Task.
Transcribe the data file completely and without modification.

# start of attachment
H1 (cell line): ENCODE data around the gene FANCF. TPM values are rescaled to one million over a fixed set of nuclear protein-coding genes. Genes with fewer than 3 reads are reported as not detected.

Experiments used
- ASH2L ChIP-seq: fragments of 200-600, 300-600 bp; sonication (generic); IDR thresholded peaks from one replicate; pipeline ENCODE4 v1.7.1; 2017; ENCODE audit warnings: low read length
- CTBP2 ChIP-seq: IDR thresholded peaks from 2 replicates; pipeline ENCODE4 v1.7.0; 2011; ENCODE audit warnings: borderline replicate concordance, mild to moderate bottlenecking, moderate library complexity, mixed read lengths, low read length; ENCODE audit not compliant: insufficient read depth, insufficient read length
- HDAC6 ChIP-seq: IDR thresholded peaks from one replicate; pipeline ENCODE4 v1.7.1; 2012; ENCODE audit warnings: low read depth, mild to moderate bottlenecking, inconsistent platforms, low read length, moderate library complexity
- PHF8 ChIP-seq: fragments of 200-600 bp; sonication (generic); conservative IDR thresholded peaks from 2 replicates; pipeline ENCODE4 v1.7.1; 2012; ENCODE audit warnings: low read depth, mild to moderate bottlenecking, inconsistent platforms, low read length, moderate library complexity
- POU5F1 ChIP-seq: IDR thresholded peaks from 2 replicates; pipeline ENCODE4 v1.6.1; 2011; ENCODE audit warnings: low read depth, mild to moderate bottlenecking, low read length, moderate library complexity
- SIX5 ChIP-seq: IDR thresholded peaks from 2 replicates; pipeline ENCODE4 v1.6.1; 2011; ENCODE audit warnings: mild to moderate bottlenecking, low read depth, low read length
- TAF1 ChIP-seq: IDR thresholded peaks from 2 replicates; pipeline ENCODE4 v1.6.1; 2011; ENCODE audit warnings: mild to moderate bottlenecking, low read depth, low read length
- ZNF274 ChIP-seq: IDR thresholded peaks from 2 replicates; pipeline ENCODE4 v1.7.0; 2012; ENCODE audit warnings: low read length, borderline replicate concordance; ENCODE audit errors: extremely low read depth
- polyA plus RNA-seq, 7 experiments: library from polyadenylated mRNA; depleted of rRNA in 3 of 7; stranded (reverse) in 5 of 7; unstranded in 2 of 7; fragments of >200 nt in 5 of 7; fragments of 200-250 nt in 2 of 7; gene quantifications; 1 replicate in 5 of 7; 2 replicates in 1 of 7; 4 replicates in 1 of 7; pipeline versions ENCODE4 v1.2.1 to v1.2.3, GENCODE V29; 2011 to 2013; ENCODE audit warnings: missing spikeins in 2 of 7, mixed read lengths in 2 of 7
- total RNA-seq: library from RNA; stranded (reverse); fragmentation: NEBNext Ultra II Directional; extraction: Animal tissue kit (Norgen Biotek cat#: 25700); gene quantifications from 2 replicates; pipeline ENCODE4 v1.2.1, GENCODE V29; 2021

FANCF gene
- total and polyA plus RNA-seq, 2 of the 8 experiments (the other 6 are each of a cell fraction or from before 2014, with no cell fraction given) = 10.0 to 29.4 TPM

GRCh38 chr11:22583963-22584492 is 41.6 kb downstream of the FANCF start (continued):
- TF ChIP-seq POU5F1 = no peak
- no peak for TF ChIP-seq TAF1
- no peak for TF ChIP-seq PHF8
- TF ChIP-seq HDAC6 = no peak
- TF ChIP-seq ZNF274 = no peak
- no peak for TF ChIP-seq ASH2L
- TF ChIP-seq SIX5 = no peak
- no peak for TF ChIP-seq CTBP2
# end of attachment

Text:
H1 (cell line): ENCODE data around the gene FANCF. TPM values are rescaled to one million over a fixed set of nuclear protein-coding genes. Genes with fewer than 3 reads are reported as not detected.

Experiments used
- ASH2L ChIP-seq: fragments of 200-600, 300-600 bp; sonication (generic); IDR thresholded peaks from one replicate; pipeline ENCODE4 v1.7.1; 2017; ENCODE audit warnings: low read length
- CTBP2 ChIP-seq: IDR thresholded peaks from 2 replicates; pipeline ENCODE4 v1.7.0; 2011; ENCODE audit warnings: borderline replicate concordance, mild to moderate bottlenecking, moderate library complexity, mixed read lengths, low read length; ENCODE audit not compliant: insufficient read depth, insufficient read length
- HDAC6 ChIP-seq: IDR thresholded peaks from one replicate; pipeline ENCODE4 v1.7.1; 2012; ENCODE audit warnings: low read depth, mild to moderate bottlenecking, inconsistent platforms, low read length, moderate library complexity
- PHF8 ChIP-seq: fragments of 200-600 bp; sonication (generic); conservative IDR thresholded peaks from 2 replicates; pipeline ENCODE4 v1.7.1; 2012; ENCODE audit warnings: low read depth, mild to moderate bottlenecking, inconsistent platforms, low read length, moderate library complexity
- POU5F1 ChIP-seq: IDR thresholded peaks from 2 replicates; pipeline ENCODE4 v1.6.1; 2011; ENCODE audit warnings: low read depth, mild to moderate bottlenecking, low read length, moderate library complexity
- SIX5 ChIP-seq: IDR thresholded peaks from 2 replicates; pipeline ENCODE4 v1.6.1; 2011; ENCODE audit warnings: mild to moderate bottlenecking, low read depth, low read length
- TAF1 ChIP-seq: IDR thresholded peaks from 2 replicates; pipeline ENCODE4 v1.6.1; 2011; ENCODE audit warnings: mild to moderate bottlenecking, low read depth, low read length
- ZNF274 ChIP-seq: IDR thresholded peaks from 2 replicates; pipeline ENCODE4 v1.7.0; 2012; ENCODE audit warnings: low read length, borderline replicate concordance; ENCODE audit errors: extremely low read depth
- polyA plus RNA-seq, 7 experiments: library from polyadenylated mRNA; depleted of rRNA in 3 of 7; stranded (reverse) in 5 of 7; unstranded in 2 of 7; fragments of >200 nt in 5 of 7; fragments of 200-250 nt in 2 of 7; gene quantifications; 1 replicate in 5 of 7; 2 replicates in 1 of 7; 4 replicates in 1 of 7; pipeline versions ENCODE4 v1.2.1 to v1.2.3, GENCODE V29; 2011 to 2013; ENCODE audit warnings: missing spikeins in 2 of 7, mixed read lengths in 2 of 7
- total RNA-seq: library from RNA; stranded (reverse); fragmentation: NEBNext Ultra II Directional; extraction: Animal tissue kit (Norgen Biotek cat#: 25700); gene quantifications from 2 replicates; pipeline ENCODE4 v1.2.1, GENCODE V29; 2021

FANCF gene
- total and polyA plus RNA-seq, 2 of the 8 experiments (the other 6 are each of a cell fraction or from before 2014, with no cell fraction given) = 10.0 to 29.4 TPM

GRCh38 chr11:22583963-22584492 is 41.6 kb downstream of the FANCF start (continued):
- TF ChIP-seq POU5F1 = no peak
- no peak for TF ChIP-seq TAF1
- no peak for TF ChIP-seq PHF8
- TF ChIP-seq HDAC6 = no peak
- TF ChIP-seq ZNF274 = no peak
- no peak for TF ChIP-seq ASH2L
- TF ChIP-seq SIX5 = no peak
- no peak for TF ChIP-seq CTBP2